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Decatur's 3% property tax increase signals challenges ahead

Last year, the Decatur City Council approved a 3% increase in the total amount of property tax the city collects.  The city’s portion of one’s total tax bill is approximately 16%.  Other large taxing bodies include Decatur Public Schools, Decatur Park District, and Macon County.  These bodies independently approve different (and in many cases larger) increases in property taxes than city government. 

Tax increases, and particularly property tax hikes, are extremely unpopular.  So why did the city council decide to raise property taxes 3%?  Weeks before the vote, city staff provided 3 options for a property tax increase: 7%, 11% and 36%.  I would have voted against these options, and instead argued that if the city is going to increase property taxes, the increase should be connected to the city’s economic growth.  The 3% increase represents the non-inflationary increase in the city’s Equalized Assessed Value (EAV) that is a result of new construction, building additions, and annexations from the previous year.  As the city grows, there is a larger tax base, and any given property owner should pay less property taxes.  This partially explains why even though the amount of property taxes city government collected will go up 3%, the city’s property tax rate is projected to go down 7% from $1.619 to $1.505 per $100 of assessed value.  Unfortunately, this coming year property owners will likely see an increase in the portion of one’s property tax that goes to the city due to substantial housing inflation (i.e., even if the tax rate goes down 7%, if the assessed value of your property goes up due to inflation, you may still have to pay more taxes). 


While it is critical for the city to grow and for property tax rates to decrease, it is important to note that the city is using other funds to pay millions of dollars in obligations that property taxes have historically have paid for.  As two examples, in 2024 the city of Decatur will use $2,061,540 in water and sewer funds to pay for public safety pension obligations (known as PILOTs – payments in lieu of taxes), and will spend $959,885 to pay for the debt associated with downtown improvements made many years ago.  In other words, in order to keep property tax rates as low as possible, the city is paying those obligations using other means, whether that be through increases in water and sewer rates, or by using other taxes the city receives (e.g., food and beverage tax, utility tax, etc.).  Water and sewer rates are going up substantially in 2024, and the funds are being used to pay for expenses that are not related to water and sewers.  This is one of the reasons why the city council will be exploring other revenue sources such as a streaming tax and storage unit fees in 2024.  Furthermore, if the majority of the city council continues to prohibit new sources of revenue and growth such as a cannabis dispensary and cannabis-related businesses such as a cultivation center for which only a small group of individuals are impacted, citizens can continue to expect new taxes that impact a larger group (i.e., streaming tax).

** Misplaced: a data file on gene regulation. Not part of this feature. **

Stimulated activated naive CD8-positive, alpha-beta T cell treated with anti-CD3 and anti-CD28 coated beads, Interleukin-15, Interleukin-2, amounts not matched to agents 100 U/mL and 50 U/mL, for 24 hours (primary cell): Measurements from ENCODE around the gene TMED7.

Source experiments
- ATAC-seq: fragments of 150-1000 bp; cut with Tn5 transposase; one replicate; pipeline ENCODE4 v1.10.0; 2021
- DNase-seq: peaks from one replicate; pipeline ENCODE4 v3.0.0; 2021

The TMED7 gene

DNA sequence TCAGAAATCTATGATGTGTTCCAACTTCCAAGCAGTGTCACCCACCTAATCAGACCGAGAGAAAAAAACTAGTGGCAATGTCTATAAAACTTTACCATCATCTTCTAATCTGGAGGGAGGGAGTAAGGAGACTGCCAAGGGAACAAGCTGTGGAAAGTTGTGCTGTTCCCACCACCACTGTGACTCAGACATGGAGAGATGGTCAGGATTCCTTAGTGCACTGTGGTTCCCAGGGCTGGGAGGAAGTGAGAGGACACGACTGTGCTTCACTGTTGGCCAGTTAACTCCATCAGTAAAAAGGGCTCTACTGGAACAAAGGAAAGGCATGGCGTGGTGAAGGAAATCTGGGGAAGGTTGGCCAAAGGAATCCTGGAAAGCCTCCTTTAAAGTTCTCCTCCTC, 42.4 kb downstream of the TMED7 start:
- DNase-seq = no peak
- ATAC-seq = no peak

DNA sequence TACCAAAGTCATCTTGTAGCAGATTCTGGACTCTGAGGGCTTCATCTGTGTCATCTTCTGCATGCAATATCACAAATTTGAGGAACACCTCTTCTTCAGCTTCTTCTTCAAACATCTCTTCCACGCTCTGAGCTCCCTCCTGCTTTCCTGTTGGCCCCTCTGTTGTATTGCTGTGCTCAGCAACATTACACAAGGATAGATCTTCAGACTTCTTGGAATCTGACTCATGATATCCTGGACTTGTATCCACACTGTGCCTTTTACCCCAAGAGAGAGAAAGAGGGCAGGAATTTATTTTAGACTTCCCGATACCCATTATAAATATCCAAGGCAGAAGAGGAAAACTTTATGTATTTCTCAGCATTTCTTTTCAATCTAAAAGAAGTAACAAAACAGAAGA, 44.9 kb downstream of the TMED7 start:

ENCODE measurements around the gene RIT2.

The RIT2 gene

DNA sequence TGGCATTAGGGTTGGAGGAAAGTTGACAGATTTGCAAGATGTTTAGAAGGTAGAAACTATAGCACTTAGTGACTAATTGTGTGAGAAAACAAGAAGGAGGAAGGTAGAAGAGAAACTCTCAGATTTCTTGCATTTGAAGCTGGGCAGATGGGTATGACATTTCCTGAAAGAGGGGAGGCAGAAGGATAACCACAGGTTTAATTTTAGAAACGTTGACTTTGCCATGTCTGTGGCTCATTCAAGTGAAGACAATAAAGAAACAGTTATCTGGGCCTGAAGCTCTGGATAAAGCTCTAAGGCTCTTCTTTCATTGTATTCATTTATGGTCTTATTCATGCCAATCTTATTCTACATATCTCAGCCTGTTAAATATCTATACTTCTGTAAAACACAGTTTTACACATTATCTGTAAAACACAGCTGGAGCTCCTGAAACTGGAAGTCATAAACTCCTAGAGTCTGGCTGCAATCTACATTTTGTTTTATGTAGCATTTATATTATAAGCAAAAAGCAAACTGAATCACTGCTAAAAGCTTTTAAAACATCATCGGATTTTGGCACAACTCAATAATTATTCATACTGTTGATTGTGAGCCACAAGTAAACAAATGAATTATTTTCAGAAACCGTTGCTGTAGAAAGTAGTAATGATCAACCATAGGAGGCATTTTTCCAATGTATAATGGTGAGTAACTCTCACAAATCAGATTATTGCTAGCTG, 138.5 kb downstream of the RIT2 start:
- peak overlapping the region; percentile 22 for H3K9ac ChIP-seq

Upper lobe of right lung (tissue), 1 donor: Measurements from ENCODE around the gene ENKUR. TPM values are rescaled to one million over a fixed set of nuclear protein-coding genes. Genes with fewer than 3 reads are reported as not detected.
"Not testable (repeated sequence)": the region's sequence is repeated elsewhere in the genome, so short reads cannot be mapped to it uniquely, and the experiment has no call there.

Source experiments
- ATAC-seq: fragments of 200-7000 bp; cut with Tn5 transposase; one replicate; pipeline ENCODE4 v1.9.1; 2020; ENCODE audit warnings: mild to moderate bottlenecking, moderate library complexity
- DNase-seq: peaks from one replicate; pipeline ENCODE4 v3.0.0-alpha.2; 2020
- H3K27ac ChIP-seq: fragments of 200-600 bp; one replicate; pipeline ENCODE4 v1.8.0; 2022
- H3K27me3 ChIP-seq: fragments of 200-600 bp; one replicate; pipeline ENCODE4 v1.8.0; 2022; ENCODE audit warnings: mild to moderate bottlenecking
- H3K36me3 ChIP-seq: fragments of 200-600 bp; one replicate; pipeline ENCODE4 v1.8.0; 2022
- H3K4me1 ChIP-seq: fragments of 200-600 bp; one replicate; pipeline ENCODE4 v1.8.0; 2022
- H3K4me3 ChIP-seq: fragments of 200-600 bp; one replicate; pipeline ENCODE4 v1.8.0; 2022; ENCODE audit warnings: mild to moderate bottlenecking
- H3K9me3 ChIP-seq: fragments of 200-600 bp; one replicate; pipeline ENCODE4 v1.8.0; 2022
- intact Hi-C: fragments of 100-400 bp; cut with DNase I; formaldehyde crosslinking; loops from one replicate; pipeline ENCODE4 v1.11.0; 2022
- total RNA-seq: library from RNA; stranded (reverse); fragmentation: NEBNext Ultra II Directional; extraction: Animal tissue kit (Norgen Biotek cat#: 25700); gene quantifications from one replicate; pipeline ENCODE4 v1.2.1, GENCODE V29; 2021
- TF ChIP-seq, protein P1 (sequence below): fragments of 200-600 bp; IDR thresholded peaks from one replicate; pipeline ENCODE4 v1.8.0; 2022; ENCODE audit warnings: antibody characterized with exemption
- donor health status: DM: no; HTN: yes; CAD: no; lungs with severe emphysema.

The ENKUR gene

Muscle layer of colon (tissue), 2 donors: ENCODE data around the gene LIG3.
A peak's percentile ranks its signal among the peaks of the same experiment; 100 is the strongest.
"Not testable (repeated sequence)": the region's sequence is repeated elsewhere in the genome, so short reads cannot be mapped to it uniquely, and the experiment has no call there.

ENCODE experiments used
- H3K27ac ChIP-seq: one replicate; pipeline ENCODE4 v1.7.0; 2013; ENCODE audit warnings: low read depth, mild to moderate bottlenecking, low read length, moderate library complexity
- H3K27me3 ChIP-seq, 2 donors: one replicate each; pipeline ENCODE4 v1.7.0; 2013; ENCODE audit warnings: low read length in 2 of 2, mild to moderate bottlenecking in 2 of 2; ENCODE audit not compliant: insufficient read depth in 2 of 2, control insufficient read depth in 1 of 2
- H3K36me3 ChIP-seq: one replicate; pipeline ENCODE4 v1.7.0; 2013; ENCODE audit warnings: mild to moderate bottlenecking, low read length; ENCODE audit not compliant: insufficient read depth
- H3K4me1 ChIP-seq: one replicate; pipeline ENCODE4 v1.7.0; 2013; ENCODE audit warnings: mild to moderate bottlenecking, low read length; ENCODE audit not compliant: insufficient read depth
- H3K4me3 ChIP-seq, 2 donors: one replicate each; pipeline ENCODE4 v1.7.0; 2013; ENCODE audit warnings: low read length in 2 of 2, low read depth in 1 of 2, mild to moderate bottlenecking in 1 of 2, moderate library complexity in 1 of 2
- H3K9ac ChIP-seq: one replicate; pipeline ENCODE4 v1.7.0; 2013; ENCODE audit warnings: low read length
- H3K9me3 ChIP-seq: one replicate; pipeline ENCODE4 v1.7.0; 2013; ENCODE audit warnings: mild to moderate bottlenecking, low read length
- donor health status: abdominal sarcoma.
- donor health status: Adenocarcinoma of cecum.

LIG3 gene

In my view, the city of Decatur should not increase property taxes beyond the city’s level of economic growth and should strive to reduce the amount of property tax it collects.  Reducing the property tax rate is critical to housing stability in the city.  According to the real estate company ATTOM, in the second quarter of 2023, Macon County, IL had the highest percentage of home loans underwater in the U.S. (17.6%) and the likelihood of a Macon County property with a foreclosure filing is 12.9 times greater than the national average.  There are thousands of families in Decatur who are mortgage- or rent-distressed.  Thus, it is critical that the city council do what it can to reduce the financial burden of homeownership. 

The city council must also do more to increase the number of people living here.  Improvements to the Johns Hill Neighborhood represent an excellent example of how this can be accomplished in the urban core.  The city received a $1.25 million grant in 2020 to fund demolitions, cleanups, and lot acquisitions in the Johns Hill Neighborhood.  The neighborhood has seen a reduction in crime since the neighborhood was improved (36% reduction in the count of offenses in July-June 2022-2023 vs. July-June 2018-2019), and the neighborhood has seen a substantial increase in civic engagement that is critical to building the community. 

Horn for Decatur
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